It’s a confusing time, a young man approaching adulthood. Questions begin to arise for the first time, personal questions that may have never been explored, as everyone endeavours to fit in with the social norm. These themes of innocence and personal identity are rife throughout Filipe Matzembacher and Marcio Reolon’s joint debut feature Seashore.
The film, in the prestigious forum section of this year’s Berlinale, is an excitingly raw coming-of-age story that follows childhood friends Martin and Tomaz on the cusp of manhood as they travel to the coast of Southern Brazil. Martin’s father has willfully sent his son to settle an inheritance matter, with long-time friend Tomaz happily accompanying him.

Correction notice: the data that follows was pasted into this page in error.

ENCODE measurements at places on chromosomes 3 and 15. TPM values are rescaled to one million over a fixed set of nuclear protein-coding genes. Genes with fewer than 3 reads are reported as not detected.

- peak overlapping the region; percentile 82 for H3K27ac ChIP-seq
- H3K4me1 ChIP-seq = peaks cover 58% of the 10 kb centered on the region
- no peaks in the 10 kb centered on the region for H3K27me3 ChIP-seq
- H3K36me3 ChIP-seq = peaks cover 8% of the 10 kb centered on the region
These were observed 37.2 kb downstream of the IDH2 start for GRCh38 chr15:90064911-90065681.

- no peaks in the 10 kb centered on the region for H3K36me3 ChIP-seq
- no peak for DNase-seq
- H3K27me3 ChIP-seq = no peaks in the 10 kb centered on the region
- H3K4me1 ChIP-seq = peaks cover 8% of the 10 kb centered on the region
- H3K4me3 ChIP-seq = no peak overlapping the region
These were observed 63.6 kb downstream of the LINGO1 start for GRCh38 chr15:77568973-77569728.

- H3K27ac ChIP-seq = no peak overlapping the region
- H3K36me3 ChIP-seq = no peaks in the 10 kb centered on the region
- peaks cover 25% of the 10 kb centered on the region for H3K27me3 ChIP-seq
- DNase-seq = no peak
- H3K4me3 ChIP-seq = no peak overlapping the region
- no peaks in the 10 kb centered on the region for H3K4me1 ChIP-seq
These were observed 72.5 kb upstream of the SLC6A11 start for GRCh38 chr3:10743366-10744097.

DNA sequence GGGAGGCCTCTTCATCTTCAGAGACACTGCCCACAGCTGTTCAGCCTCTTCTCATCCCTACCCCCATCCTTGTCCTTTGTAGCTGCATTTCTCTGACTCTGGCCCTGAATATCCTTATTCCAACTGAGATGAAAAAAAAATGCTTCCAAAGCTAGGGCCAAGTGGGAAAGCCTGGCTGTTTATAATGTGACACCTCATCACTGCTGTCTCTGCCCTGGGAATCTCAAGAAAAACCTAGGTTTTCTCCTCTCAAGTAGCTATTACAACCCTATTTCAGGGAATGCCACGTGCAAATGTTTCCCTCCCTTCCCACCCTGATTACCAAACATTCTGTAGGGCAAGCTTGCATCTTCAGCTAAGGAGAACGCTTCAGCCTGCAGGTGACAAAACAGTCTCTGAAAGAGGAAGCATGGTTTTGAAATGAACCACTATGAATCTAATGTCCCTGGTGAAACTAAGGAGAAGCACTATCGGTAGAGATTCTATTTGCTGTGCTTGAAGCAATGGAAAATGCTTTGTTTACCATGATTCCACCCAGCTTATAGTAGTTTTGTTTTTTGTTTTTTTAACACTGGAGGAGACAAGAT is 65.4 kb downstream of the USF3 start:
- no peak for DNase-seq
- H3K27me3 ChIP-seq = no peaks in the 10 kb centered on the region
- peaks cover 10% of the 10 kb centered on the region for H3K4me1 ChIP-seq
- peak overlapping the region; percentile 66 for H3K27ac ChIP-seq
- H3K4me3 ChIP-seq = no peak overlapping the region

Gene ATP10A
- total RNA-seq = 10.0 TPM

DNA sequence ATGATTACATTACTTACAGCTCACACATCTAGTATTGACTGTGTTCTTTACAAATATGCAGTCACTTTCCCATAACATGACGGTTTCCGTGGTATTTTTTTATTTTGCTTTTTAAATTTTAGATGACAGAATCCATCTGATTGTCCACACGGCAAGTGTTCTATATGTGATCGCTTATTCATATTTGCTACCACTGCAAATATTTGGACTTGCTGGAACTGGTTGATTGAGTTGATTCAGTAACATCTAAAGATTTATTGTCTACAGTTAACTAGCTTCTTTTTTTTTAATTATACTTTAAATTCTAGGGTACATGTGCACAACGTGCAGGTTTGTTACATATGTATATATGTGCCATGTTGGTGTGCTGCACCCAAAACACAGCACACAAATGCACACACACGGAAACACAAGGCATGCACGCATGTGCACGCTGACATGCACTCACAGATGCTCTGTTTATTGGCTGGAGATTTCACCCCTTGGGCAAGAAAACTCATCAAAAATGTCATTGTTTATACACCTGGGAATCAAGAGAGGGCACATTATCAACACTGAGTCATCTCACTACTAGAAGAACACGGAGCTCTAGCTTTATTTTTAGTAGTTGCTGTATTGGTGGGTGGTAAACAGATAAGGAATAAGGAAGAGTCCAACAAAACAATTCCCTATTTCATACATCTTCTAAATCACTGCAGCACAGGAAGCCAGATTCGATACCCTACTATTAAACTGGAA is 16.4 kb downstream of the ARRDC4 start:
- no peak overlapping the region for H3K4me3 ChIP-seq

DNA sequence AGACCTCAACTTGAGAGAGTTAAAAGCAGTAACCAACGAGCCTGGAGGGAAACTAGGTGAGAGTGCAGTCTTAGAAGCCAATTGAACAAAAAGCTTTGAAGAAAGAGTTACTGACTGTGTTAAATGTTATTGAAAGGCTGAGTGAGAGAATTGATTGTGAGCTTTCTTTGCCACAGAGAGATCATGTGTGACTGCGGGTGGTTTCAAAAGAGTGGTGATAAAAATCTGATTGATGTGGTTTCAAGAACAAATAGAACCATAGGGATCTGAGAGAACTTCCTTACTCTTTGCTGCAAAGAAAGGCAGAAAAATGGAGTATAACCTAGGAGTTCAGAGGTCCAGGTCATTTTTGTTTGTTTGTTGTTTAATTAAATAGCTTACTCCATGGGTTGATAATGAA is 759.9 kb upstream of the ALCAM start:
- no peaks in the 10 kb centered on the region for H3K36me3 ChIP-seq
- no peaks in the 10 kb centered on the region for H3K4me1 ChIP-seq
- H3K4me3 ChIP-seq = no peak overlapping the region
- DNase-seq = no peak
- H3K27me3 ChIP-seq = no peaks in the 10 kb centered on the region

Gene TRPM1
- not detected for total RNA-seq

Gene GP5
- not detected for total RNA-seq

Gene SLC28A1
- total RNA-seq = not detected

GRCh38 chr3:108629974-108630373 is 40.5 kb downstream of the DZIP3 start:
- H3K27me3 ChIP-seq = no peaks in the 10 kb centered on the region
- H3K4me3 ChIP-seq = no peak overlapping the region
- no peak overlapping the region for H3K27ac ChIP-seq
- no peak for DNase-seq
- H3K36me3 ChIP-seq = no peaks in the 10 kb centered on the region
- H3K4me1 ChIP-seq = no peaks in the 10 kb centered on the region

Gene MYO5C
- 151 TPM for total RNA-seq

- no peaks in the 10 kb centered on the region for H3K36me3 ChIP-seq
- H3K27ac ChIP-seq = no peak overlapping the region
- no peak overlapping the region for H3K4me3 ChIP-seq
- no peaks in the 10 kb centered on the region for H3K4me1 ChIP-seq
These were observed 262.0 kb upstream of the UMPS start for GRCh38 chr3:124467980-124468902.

From the beginning of the film, the directors create a rich atmospheric tone to the work. Both main characters’ long contemplative gazes are clever focal points through which the viewer can identify with the themes. Credit must also go to cinematographer João Gabriel de Queiroz, who is unrelenting in capturing each element of the characters’ developing identities. The musical score from Felipe Puperi captures the roaring of the sea: gentle and powerful in equal measure. Always on an equal footing with the subject and the characters, it helps achieve a well-rounded film.
A confrontational subject matter for some, what Seashore truly achieves with its tenderness and sensibility is the emotion of a forgotten age, where love, sexuality and personal identity are all relatively new agendas.
Seashore does not yet have a UK release date.
Read more of our reviews and interviews from the festival here.
For further information about Berlin Film Festival 2015 visit here.
Watch the trailer for Seashore here:
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